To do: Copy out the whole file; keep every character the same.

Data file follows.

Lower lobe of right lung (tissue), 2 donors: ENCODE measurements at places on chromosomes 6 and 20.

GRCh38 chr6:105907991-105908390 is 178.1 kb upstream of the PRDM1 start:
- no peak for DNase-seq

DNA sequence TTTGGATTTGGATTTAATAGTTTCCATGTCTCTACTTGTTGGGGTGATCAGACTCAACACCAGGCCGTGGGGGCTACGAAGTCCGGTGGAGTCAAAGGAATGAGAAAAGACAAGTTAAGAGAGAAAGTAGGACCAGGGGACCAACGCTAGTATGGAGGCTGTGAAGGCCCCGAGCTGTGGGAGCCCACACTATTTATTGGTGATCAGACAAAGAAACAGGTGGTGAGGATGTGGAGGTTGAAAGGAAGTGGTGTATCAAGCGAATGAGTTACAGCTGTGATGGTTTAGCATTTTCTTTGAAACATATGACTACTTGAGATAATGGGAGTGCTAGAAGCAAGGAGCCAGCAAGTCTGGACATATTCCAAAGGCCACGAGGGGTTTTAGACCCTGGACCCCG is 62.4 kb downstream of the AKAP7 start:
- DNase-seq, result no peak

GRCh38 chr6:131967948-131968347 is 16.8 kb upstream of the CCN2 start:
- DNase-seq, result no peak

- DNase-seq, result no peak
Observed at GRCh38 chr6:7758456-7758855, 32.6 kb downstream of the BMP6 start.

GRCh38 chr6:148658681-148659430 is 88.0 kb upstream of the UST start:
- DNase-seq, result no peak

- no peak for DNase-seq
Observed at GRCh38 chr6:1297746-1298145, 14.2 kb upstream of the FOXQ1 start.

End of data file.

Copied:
Lower lobe of right lung (tissue), 2 donors: ENCODE measurements at places on chromosomes 6 and 20.

GRCh38 chr6:105907991-105908390 is 178.1 kb upstream of the PRDM1 start:
- no peak for DNase-seq

DNA sequence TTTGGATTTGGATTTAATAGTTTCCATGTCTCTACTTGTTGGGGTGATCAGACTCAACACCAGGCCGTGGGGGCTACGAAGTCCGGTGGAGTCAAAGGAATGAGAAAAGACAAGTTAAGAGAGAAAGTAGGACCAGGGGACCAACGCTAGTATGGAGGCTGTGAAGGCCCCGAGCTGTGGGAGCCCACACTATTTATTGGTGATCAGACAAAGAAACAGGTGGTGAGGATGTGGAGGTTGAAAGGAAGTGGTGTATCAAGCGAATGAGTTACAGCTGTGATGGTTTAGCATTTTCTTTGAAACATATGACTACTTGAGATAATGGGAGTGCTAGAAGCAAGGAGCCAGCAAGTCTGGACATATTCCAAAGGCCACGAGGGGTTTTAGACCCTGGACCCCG is 62.4 kb downstream of the AKAP7 start:
- DNase-seq, result no peak

GRCh38 chr6:131967948-131968347 is 16.8 kb upstream of the CCN2 start:
- DNase-seq, result no peak

- DNase-seq, result no peak
Observed at GRCh38 chr6:7758456-7758855, 32.6 kb downstream of the BMP6 start.

GRCh38 chr6:148658681-148659430 is 88.0 kb upstream of the UST start:
- DNase-seq, result no peak

- no peak for DNase-seq
Observed at GRCh38 chr6:1297746-1298145, 14.2 kb upstream of the FOXQ1 start.